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2018: Is GFC2 really coming?

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Bruce McLachlan, Chief Executive

2018: Is GFC2 really coming?

Davos is a ski resort in Switzerland where the worlds business and political elite gather each January to discuss world economic affairs. Me, I would rather be on a New Zealand beach at that time or watching the tennis, however for many, Davos is the centre of world attention at that time rather than the other Swiss newsmaker Roger Federer.

2018: Is GFC2 really coming?

This year though there were a number of high profile presentations and interviews that grabbed the world's attention. From early feedback from Fisher Funds clients my guess is they have captured your attention as well. In particular, the claim that "All the market indicators right now look very similar to what we saw before the Lehman and GFC crisis, but the lesson has somehow been forgotten" from Swiss-based head of the OECD's review board and ex-chief economist for the Bank for International Settlements William Whites. This comment caused some alarm and consternation with some New Zealand investors. At Fisher Funds, we witnessed the odd instance of bizarre and irrational investor behaviour to this early New Year coverage; namely poor investment decisions being based on very little rational thought and almost panicky in its nature.

For many years now and long preceding my time here at Fisher Funds, great effort has gone into making investment understandable, enjoyable and profitable for Fisher Funds clients. Much of that communication has emphasised the differences between investment and speculation, the value of risk management and long term thinking, and the notion of not trying to predict the future, but preparing for it. There is no need for irrational and panicky behaviour if investors have followed the basics.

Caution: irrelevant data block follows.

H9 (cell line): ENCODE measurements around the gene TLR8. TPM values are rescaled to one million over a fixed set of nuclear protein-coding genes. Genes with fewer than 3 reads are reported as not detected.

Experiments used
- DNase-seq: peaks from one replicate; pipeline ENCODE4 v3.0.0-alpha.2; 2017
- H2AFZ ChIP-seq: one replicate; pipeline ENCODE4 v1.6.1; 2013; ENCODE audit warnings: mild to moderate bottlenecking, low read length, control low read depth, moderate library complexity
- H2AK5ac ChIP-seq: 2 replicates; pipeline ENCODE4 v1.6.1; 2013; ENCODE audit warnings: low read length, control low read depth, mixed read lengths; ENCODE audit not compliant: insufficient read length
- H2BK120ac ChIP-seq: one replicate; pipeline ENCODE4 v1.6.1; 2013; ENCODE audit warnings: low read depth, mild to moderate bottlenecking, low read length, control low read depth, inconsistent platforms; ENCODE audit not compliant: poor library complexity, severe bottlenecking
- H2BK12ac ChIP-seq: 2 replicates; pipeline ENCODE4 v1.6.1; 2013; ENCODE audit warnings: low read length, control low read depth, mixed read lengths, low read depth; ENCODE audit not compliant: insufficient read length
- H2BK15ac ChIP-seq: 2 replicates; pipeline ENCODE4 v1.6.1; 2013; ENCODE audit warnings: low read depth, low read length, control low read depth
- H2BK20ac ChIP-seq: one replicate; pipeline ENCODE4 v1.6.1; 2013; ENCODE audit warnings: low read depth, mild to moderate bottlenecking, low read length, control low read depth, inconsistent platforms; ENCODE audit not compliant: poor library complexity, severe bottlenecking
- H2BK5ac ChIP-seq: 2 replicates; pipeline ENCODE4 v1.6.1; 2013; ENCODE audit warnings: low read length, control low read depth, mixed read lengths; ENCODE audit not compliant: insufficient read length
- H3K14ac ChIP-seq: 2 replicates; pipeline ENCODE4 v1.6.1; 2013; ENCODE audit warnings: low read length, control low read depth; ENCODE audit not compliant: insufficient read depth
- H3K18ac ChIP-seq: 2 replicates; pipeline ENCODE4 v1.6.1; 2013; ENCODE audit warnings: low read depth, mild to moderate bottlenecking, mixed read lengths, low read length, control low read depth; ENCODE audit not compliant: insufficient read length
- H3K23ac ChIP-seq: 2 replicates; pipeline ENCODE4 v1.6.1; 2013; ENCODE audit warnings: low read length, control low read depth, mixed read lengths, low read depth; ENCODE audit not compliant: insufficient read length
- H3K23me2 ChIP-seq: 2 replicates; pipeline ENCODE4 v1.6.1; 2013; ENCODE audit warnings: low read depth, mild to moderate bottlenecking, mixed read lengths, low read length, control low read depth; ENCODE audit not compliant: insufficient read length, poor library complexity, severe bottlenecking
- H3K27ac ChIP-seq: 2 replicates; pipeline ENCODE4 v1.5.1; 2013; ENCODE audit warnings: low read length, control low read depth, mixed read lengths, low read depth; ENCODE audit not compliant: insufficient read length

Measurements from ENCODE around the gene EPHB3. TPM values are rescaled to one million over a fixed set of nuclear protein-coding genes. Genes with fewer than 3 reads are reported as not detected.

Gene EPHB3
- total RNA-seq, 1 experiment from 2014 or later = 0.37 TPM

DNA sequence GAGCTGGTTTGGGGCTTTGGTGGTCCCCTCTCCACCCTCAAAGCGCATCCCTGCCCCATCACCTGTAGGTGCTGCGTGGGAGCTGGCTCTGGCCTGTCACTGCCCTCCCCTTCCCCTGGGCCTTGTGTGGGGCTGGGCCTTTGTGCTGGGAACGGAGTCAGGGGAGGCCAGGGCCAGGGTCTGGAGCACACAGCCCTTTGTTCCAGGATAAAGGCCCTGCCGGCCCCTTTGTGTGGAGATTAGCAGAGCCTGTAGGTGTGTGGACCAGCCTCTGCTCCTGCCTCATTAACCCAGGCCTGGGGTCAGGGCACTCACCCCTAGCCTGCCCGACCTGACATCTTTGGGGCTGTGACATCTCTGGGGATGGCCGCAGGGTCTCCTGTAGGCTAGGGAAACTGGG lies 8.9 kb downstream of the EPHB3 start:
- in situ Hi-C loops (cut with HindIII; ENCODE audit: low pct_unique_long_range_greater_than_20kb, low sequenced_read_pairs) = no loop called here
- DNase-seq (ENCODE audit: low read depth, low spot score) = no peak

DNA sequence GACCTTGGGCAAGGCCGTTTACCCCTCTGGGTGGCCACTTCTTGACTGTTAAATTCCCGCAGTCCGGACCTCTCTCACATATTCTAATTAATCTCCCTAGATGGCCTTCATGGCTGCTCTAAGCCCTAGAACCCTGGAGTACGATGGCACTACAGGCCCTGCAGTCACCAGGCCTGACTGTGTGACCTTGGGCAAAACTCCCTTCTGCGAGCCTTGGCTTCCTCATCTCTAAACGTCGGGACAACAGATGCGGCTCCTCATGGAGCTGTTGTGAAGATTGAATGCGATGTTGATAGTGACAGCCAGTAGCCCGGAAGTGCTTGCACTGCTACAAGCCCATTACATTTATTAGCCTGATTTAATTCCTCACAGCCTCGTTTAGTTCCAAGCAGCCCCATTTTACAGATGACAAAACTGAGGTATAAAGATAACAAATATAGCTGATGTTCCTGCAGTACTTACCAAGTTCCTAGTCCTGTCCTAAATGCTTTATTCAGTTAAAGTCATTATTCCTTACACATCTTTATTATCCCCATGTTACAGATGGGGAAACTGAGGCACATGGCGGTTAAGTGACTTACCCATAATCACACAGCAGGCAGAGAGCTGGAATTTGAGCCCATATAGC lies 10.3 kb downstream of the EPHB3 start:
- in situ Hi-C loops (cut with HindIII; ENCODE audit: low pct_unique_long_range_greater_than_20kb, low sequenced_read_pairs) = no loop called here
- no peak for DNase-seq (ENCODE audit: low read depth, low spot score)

Even though not any of us can predict the future with any degree of certainty, our very own Chief Investment Officer Frank Jasper addressed this very topic at the end of 2017. In it, Frank spoke to the fact it is widely known that many market valuations are stretched, however Frank also noted that the lead indicators that highlight the prospects for international company earnings were mainly positive. This led Frank to conclude there was unlikely to be any major market correction in the immediate future, however fund managers like ourselves would have their work cut out to find pockets of value and opportunity in this environment.

More recently, we have seen sharp sell offs in global markets triggered by risks of higher inflation and rising interest rates. Volatility is very much on the rise. These corrections have been healthy for markets that have been very overvalued, and proves once again markets are never a one-way bet.

This is where active management of your investments is important. Low fee passive funds are getting some coverage right now given they have ridden the positive investment environment over the last few years. For many New Zealanders these passive investments do not offer support and peace of mind which increases the risk of irrational investor behaviour in dark times. The real benefit of being with a reputable active manager like Fisher Funds is in the more complex and difficult investment environments like that we have ahead of us. There is no need to act irrationally or panic if you have selected your investments carefully, and your investment manager even more carefully. William White may not be wrong and GFC2 is around the corner, however you can rest easy at the beach or at the tennis. Let Frank and his team do the worrying for you.

 

 

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